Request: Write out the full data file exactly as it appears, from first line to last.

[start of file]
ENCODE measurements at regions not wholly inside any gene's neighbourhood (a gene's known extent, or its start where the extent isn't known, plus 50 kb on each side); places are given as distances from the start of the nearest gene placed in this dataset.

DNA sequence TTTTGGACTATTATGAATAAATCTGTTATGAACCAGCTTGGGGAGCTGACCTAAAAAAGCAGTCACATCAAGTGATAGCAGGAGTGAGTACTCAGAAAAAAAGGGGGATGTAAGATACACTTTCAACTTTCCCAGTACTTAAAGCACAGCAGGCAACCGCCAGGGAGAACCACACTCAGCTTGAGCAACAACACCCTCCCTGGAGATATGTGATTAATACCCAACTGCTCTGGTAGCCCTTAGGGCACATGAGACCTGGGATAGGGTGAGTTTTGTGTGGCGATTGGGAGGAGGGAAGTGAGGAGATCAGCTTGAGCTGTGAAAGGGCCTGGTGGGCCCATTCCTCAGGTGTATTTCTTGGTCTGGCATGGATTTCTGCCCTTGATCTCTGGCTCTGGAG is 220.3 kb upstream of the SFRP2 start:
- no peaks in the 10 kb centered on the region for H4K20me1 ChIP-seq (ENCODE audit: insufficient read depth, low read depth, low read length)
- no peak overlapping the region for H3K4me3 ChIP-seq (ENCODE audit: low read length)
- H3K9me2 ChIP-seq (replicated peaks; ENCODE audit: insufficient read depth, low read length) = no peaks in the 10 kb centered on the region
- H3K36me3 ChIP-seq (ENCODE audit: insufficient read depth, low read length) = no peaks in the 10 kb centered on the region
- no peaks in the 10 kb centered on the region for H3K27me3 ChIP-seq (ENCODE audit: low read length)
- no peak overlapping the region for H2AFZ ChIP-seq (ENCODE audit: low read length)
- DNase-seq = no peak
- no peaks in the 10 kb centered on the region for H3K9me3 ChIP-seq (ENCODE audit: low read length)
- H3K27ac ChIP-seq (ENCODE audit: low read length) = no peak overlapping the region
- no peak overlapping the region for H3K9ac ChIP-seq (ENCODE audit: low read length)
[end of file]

ENCODE measurements at regions not wholly inside any gene's neighbourhood (a gene's known extent, or its start where the extent isn't known, plus 50 kb on each side); places are given as distances from the start of the nearest gene placed in this dataset.

DNA sequence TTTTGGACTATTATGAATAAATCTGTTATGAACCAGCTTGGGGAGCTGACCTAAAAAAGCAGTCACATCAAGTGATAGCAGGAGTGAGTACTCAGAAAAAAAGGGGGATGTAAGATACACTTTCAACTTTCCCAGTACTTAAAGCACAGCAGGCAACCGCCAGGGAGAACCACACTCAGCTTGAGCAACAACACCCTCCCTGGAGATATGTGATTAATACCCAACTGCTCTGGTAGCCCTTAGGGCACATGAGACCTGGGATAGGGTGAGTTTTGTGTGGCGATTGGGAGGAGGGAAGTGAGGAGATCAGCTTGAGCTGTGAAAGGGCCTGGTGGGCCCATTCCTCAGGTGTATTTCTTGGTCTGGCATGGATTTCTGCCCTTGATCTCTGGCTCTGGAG is 220.3 kb upstream of the SFRP2 start:
- no peaks in the 10 kb centered on the region for H4K20me1 ChIP-seq (ENCODE audit: insufficient read depth, low read depth, low read length)
- no peak overlapping the region for H3K4me3 ChIP-seq (ENCODE audit: low read length)
- H3K9me2 ChIP-seq (replicated peaks; ENCODE audit: insufficient read depth, low read length) = no peaks in the 10 kb centered on the region
- H3K36me3 ChIP-seq (ENCODE audit: insufficient read depth, low read length) = no peaks in the 10 kb centered on the region
- no peaks in the 10 kb centered on the region for H3K27me3 ChIP-seq (ENCODE audit: low read length)
- no peak overlapping the region for H2AFZ ChIP-seq (ENCODE audit: low read length)
- DNase-seq = no peak
- no peaks in the 10 kb centered on the region for H3K9me3 ChIP-seq (ENCODE audit: low read length)
- H3K27ac ChIP-seq (ENCODE audit: low read length) = no peak overlapping the region
- no peak overlapping the region for H3K9ac ChIP-seq (ENCODE audit: low read length)